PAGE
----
Review: Assassin's Creed IV: Freedom Cry
Nazis. Zombies. Aliens. Orcs. Templars. Slave owners. Violent videogames dehumanize enemies to justify lead characters’ horrendous murder sprees. Action games need action, and eliminating waves of “bad guys” is the easiest way to manufacture causality for the player. Besides, who cares how many Nazis are shot? They’re evil; a comfortable moral judgment we all make, which leaves little room to dwell on the aftermath of the slaughter. Very few games force us to look at the opposite hand of evil present in all acts of killing, morally justified or not.
In Freedom Cry, the first supplemental singleplayer narrative DLC for last year’s Assassin’s Creed IV, Ubisoft surprises by choosing to tell a tragic story about senseless death and the evil within human beings. It may not provide answers or solutions (or even, for that matter, effectively deal with the anger of its new protagonist), but this is perhaps the first AAA game in recent memory that gives context to one of humankind’s worst atrocities: slavery. Very few other games have tried to do the same.
The Assassin’s Creed series has never shied from violent deaths in the name of a greater cause. The titular “creed” is the oft-quoted justification for revenge, sabotage and assassination. The war against clandestine Templar machinations provides the major narrative thrust from the first title up to the most-recent. But what’s been noticeably absent from each game is a more serious conversation about the actual, historically accurate darkness festering in the societies across which Desmond’s ancestors have parkoured. Poverty, religious persecution and racism have only made fleeting appearances, and all take a backseat to the dramatic recycling of “Templars vs. Assassins.” Such whitewashing of the past is a real shame for players uneducated on the more robust histories of great cities like Damascus, Venice and Constantinople.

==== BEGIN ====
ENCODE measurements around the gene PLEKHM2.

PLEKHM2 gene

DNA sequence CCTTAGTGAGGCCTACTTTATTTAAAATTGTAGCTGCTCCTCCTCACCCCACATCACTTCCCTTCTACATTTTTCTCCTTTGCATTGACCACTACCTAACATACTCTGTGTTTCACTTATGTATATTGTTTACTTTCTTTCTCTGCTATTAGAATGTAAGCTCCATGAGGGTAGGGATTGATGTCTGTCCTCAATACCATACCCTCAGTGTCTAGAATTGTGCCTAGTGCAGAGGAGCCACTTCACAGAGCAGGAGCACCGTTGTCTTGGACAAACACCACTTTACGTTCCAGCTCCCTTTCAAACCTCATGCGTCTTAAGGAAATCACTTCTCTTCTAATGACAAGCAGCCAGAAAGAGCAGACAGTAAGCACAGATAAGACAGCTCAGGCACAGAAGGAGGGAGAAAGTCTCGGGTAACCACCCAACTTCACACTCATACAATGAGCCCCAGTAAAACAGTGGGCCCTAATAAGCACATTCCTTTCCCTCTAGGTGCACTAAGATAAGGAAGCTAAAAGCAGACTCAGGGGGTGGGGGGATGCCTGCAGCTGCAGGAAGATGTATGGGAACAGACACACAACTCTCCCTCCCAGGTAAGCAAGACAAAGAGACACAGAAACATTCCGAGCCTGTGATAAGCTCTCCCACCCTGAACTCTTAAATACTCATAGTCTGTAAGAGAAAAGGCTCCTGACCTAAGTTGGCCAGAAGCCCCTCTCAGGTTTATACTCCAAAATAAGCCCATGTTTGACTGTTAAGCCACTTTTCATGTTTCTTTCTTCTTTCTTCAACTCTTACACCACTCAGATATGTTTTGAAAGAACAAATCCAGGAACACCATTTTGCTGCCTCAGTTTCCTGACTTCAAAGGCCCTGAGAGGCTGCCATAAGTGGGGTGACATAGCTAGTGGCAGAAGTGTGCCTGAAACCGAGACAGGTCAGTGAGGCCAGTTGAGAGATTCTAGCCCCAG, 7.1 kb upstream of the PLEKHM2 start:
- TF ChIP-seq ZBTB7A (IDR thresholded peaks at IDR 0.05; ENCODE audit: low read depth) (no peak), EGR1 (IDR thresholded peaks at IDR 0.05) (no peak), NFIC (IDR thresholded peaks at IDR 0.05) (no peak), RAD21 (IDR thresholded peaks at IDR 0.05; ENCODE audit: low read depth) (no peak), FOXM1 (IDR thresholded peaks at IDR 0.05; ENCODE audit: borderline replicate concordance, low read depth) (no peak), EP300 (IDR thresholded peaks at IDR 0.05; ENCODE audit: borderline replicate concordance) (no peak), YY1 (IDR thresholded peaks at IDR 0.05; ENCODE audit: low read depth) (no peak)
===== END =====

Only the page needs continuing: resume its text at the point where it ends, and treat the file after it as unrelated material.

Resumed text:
Freedom Cry fast forwards 15 years after the conclusion of Black Flag to see Adéwalé, Captain Kenway’s former quartermaster-turned-assassin, captaining his own ship and crew, at least for five minutes. His ship is destroyed in the introduction, which sets him off on a fight to free slaves in the Caribbean.
Freedom Cry’s violence actually makes sense, for the most part. Adé, as his comrades affectionately refer to him, was born a slave and fought for his independence, eventually earning a larger role within the Assassin brotherhood. Now, lost and marooned on Port-au-Prince amidst the crushing industry of slave trading, he has a chance to make a major difference.
Instead of killing nameless, faceless Nazis Templars for the sake of providing action, Adé slashes and slices under the banner of freedom. It’s a story anyone can get behind because it’s morally clean -- the vengeance is justified because of the nature of the crime. Throughout the four-hour campaign, Adé becomes the savior for hundreds of slaves so grossly dehumanized: beaten by French slavers, on the block for auction, locked in cells.
More than any other Assassin’s Creed game, Freedom Cry does a fair job of prodding your sense of morality, and perhaps your guilt as, in my case, a white gamer. I found myself stalking countless plantation guards and slave traders to violently stab them without any remorse. It’s a complicated and rewarding feeling to kill others to end slavery in the West Indies.
But Freedom Cry has a huge problem: Its structure can’t adequately deal with the themes and challenges of slave history outside of a very basic understanding and simplistic sense of right and wrong. The stab-happy philosophy of Assassin’s Creed is almost childish in how Adéwalé chooses to resolve the slavery around him. It’s disappointing to see such a strong black male protagonist resort, more often than not, to blind rage. Quentin Tarantino handled the transition from prisoner to avenger with a far deeper complexity and sensitivity, even with all the gore, in Django Unchained.